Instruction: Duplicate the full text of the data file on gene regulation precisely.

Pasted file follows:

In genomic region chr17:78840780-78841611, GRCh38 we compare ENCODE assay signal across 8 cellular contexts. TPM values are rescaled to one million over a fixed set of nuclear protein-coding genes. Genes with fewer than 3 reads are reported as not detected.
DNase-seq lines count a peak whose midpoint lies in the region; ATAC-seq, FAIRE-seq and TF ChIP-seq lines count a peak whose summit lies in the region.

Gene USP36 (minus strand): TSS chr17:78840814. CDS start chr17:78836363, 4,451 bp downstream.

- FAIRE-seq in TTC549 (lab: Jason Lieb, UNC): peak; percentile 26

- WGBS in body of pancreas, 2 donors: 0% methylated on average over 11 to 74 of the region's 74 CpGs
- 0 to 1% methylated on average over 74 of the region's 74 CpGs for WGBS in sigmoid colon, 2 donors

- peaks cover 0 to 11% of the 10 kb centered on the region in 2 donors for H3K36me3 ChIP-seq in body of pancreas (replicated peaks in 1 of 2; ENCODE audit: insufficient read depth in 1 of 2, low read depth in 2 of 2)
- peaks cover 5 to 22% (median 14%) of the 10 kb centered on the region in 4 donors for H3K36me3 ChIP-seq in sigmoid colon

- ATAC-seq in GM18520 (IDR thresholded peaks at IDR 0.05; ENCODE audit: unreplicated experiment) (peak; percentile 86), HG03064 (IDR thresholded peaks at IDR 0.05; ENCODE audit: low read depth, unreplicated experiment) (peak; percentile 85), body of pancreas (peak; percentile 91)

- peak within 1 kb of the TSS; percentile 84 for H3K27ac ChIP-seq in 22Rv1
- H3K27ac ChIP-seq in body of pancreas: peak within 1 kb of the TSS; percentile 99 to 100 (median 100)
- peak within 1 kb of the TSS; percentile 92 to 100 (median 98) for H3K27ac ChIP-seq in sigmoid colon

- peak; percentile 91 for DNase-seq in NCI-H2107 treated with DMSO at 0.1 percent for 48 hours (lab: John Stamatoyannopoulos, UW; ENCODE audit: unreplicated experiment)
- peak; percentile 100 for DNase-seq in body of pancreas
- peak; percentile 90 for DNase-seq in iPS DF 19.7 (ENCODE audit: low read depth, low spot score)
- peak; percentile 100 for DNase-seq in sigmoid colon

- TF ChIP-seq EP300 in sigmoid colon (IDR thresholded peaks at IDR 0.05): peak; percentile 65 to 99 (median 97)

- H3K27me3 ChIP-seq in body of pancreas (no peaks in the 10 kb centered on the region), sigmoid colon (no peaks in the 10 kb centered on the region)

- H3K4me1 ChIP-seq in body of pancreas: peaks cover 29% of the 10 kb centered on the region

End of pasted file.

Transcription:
In genomic region chr17:78840780-78841611, GRCh38 we compare ENCODE assay signal across 8 cellular contexts. TPM values are rescaled to one million over a fixed set of nuclear protein-coding genes. Genes with fewer than 3 reads are reported as not detected.
DNase-seq lines count a peak whose midpoint lies in the region; ATAC-seq, FAIRE-seq and TF ChIP-seq lines count a peak whose summit lies in the region.

Gene USP36 (minus strand): TSS chr17:78840814. CDS start chr17:78836363, 4,451 bp downstream.

- FAIRE-seq in TTC549 (lab: Jason Lieb, UNC): peak; percentile 26

- WGBS in body of pancreas, 2 donors: 0% methylated on average over 11 to 74 of the region's 74 CpGs
- 0 to 1% methylated on average over 74 of the region's 74 CpGs for WGBS in sigmoid colon, 2 donors

- peaks cover 0 to 11% of the 10 kb centered on the region in 2 donors for H3K36me3 ChIP-seq in body of pancreas (replicated peaks in 1 of 2; ENCODE audit: insufficient read depth in 1 of 2, low read depth in 2 of 2)
- peaks cover 5 to 22% (median 14%) of the 10 kb centered on the region in 4 donors for H3K36me3 ChIP-seq in sigmoid colon

- ATAC-seq in GM18520 (IDR thresholded peaks at IDR 0.05; ENCODE audit: unreplicated experiment) (peak; percentile 86), HG03064 (IDR thresholded peaks at IDR 0.05; ENCODE audit: low read depth, unreplicated experiment) (peak; percentile 85), body of pancreas (peak; percentile 91)

- peak within 1 kb of the TSS; percentile 84 for H3K27ac ChIP-seq in 22Rv1
- H3K27ac ChIP-seq in body of pancreas: peak within 1 kb of the TSS; percentile 99 to 100 (median 100)
- peak within 1 kb of the TSS; percentile 92 to 100 (median 98) for H3K27ac ChIP-seq in sigmoid colon

- peak; percentile 91 for DNase-seq in NCI-H2107 treated with DMSO at 0.1 percent for 48 hours (lab: John Stamatoyannopoulos, UW; ENCODE audit: unreplicated experiment)
- peak; percentile 100 for DNase-seq in body of pancreas
- peak; percentile 90 for DNase-seq in iPS DF 19.7 (ENCODE audit: low read depth, low spot score)
- peak; percentile 100 for DNase-seq in sigmoid colon

- TF ChIP-seq EP300 in sigmoid colon (IDR thresholded peaks at IDR 0.05): peak; percentile 65 to 99 (median 97)

- H3K27me3 ChIP-seq in body of pancreas (no peaks in the 10 kb centered on the region), sigmoid colon (no peaks in the 10 kb centered on the region)

- H3K4me1 ChIP-seq in body of pancreas: peaks cover 29% of the 10 kb centered on the region